Treasure Week!

One of the most enduring legends of the Americas is the legend of lost treasure. We tell stories about everything from lost Incan and Aztec gold to sunken Spanish galleons to swashbuckling pirates.
In honor of National Maritime Day (May 22) and National Scavenger Hunt Day (May 24), it’s Treasure Week on Past and Present! Look for posts all week long, with a special event on Tuesday: the Stamp and Coin Place Scavenger Hunt. You can win your very own treasure!


Stay tuned for stories of pirates, treasure fleets, and lost gold!

Shipwrecks and Sunken Treasure

The treasure of sunken ships seems the stuff of glory gone by, told in swashbuckling stories around the world to a captivated audience. These tales talk of gold and silver beyond your wildest imagination.

For a few lucky people, these sunken treasures came within their grasp.

When one talks of lost treasure, one thinks especially of Spanish galleons, where much of sunken treasure comes from. Some estimate that a third of Spain’s ships full of treasure never made it all the way across the sea.

Spanish colony mints produced gold and silver coins called “cobs”, believed to be a simplification of the name “cabo de barra” (“end of the bar”). Each of these coins had their own unique features as each was created individually; each coin is its own treasure. Unfortunately, the coins struck in the colonies were often shipped back to Spain then melted and re-struck as Spanish coins.

The mid-18th century brought milled coinage, including pillar dollars, which showed two pillars and two globes, and bust dollars showing the portrait of the Spanish king. Coins were minted in 8, 4, 2, 1, ½, and ¼ silver “reales” based on weight (though they often ended up underweight). These were commonly called “doubloons”; the dollar silver coins were “pieces of eight”. These words weren’t just for pirates!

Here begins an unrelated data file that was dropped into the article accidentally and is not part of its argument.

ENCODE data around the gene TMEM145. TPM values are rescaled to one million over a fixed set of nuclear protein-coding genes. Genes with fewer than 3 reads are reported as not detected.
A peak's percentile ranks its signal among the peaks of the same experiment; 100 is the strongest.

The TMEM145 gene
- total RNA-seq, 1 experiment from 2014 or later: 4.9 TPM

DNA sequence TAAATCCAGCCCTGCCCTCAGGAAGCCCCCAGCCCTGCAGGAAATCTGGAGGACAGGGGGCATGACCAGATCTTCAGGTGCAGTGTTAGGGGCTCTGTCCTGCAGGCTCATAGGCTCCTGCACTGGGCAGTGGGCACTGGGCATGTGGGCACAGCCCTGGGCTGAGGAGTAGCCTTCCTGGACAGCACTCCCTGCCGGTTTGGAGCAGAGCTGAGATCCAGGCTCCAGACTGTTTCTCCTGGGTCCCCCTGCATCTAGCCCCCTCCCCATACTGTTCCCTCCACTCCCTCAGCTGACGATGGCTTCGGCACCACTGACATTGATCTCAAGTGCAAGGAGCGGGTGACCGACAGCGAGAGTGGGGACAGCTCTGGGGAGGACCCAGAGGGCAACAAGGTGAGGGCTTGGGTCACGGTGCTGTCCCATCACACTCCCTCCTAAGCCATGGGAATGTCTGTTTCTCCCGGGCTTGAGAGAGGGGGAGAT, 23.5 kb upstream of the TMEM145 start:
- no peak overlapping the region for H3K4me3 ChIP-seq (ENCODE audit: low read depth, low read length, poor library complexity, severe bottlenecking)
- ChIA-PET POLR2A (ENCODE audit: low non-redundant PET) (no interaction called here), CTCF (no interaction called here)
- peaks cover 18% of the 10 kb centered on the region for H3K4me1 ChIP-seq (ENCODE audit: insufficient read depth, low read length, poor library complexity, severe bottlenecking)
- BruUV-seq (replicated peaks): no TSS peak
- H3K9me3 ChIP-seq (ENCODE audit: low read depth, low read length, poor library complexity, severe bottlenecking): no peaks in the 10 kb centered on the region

A Spanish Galleon ship.

A Spanish Galleon.

From the 15th century to the 19th, Spain shipped treasure from the Caribbean, Mexican and South American colonies, as well as from South and Central America, back to Spain.

Coins shipped between other countries lie in the ocean too, including coins from Dutch, English, French and Portuguese ships that sunk in the process of journeying from Europe to the Orient.

Silver coins lying underwater will have corroded from salt water and erosion after being stuck in the ocean for 300-400 years. But gold coins usually remain unaffected by the saltwater and are found in great condition.

A lucky few have found treasure at the bottom of the ocean. In 2013, one family of treasure hunters found $300,000 worth of treasure from a 1715 wreck of a ship sailing from Havana to Spain. Plenty of treasure from famous wrecks now lies at the bottom of the ocean for people to discover — if they’re lucky! (We wrote about one such discovery from the wreck of the El Cazador.)

What would you do if you found treasure at the bottom of the ocean?